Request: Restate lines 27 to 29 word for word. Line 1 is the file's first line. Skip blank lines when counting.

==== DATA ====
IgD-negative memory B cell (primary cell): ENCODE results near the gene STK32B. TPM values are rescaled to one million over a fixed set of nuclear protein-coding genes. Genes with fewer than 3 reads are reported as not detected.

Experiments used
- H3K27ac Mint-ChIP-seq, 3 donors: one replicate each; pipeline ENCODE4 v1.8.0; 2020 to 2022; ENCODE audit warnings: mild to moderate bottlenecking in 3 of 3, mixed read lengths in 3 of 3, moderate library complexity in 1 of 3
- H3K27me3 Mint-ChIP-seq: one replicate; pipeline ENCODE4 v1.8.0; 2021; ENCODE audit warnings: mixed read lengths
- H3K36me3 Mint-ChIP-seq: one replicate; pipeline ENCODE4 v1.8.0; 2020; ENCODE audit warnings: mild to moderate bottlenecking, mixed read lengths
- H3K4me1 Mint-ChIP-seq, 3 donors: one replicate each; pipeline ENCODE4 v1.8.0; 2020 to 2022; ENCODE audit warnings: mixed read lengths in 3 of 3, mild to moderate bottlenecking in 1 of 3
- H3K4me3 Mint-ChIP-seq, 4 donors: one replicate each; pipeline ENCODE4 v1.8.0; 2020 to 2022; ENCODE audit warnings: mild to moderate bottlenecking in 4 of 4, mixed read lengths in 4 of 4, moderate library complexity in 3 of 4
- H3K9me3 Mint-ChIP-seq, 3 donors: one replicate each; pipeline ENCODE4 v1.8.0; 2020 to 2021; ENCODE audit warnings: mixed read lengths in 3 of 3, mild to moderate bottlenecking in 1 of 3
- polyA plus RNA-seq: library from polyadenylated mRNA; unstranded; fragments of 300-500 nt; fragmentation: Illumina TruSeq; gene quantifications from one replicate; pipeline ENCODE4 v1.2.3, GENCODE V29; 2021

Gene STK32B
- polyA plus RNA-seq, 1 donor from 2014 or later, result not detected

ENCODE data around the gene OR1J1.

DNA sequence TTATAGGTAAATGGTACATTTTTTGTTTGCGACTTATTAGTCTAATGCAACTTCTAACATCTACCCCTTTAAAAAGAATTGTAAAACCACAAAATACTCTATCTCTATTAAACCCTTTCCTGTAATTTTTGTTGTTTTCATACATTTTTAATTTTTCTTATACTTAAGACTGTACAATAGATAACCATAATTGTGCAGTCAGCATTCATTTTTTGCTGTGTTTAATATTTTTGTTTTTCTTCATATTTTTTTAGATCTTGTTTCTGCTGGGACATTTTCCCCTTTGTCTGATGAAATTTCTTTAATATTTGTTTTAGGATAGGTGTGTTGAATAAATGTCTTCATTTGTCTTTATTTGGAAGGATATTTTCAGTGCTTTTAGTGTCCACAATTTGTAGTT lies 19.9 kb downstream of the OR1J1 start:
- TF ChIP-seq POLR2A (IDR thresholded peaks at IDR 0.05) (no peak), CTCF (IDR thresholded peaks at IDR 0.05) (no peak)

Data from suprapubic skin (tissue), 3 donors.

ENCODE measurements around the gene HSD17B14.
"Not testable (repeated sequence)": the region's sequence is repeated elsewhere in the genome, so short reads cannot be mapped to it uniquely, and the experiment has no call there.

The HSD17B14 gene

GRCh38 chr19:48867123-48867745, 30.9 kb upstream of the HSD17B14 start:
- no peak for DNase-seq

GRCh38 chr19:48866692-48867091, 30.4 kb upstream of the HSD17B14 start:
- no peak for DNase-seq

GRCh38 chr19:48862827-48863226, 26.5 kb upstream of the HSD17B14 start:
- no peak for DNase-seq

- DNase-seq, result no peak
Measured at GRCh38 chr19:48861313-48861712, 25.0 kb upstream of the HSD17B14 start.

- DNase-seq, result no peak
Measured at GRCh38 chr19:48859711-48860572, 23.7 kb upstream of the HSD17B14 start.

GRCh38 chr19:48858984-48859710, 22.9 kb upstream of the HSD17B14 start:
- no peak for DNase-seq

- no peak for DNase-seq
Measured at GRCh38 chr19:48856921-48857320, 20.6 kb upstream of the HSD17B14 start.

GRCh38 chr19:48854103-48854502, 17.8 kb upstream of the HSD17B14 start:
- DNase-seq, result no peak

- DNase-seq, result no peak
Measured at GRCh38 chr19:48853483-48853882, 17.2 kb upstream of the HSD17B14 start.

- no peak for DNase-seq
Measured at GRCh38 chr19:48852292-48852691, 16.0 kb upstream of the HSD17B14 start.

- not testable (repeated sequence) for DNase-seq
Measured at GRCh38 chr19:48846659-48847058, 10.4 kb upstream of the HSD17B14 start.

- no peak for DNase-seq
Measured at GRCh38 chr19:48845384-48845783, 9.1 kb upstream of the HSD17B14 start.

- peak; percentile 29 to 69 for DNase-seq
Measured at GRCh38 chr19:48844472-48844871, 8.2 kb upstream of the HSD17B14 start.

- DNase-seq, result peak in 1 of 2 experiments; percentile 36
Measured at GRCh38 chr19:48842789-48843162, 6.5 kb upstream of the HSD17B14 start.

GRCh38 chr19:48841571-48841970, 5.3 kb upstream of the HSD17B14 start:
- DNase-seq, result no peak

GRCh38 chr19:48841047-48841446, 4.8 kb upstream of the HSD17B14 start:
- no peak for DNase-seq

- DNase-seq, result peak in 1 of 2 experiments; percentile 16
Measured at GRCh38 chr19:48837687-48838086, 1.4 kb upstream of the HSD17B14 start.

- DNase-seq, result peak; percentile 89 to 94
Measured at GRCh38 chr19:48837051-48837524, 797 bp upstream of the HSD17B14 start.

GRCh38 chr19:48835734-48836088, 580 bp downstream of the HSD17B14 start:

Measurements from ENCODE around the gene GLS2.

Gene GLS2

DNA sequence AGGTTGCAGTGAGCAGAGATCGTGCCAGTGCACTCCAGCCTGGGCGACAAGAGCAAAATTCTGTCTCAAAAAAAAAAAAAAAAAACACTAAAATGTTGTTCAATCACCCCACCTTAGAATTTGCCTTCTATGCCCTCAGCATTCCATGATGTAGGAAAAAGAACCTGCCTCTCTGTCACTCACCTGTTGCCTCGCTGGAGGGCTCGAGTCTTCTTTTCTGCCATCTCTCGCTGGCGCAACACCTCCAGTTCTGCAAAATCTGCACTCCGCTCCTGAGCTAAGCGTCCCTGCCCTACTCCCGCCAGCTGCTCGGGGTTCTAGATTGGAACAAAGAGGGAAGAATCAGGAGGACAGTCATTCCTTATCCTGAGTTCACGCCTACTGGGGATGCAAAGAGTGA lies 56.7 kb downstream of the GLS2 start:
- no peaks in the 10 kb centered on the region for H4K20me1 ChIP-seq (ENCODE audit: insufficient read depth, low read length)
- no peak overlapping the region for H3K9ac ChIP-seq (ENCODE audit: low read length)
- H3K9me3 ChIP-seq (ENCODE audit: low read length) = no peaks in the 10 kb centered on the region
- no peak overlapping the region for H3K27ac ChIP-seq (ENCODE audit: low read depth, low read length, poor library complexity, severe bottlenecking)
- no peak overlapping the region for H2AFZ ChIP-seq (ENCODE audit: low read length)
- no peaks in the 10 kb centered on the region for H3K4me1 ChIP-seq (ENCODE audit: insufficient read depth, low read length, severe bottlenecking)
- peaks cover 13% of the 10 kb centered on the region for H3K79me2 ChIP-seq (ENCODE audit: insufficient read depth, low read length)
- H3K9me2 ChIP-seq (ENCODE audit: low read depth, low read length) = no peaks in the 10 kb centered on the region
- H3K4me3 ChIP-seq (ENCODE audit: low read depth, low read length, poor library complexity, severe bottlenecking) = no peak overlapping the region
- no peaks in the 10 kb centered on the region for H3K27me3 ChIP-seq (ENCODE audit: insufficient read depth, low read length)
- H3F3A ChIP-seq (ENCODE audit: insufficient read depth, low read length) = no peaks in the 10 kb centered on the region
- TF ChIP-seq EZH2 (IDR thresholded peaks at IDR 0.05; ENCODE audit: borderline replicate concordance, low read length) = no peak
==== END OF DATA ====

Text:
- DNase-seq, result no peak
Measured at GRCh38 chr19:48859711-48860572, 23.7 kb upstream of the HSD17B14 start.

GRCh38 chr19:48858984-48859710, 22.9 kb upstream of the HSD17B14 start: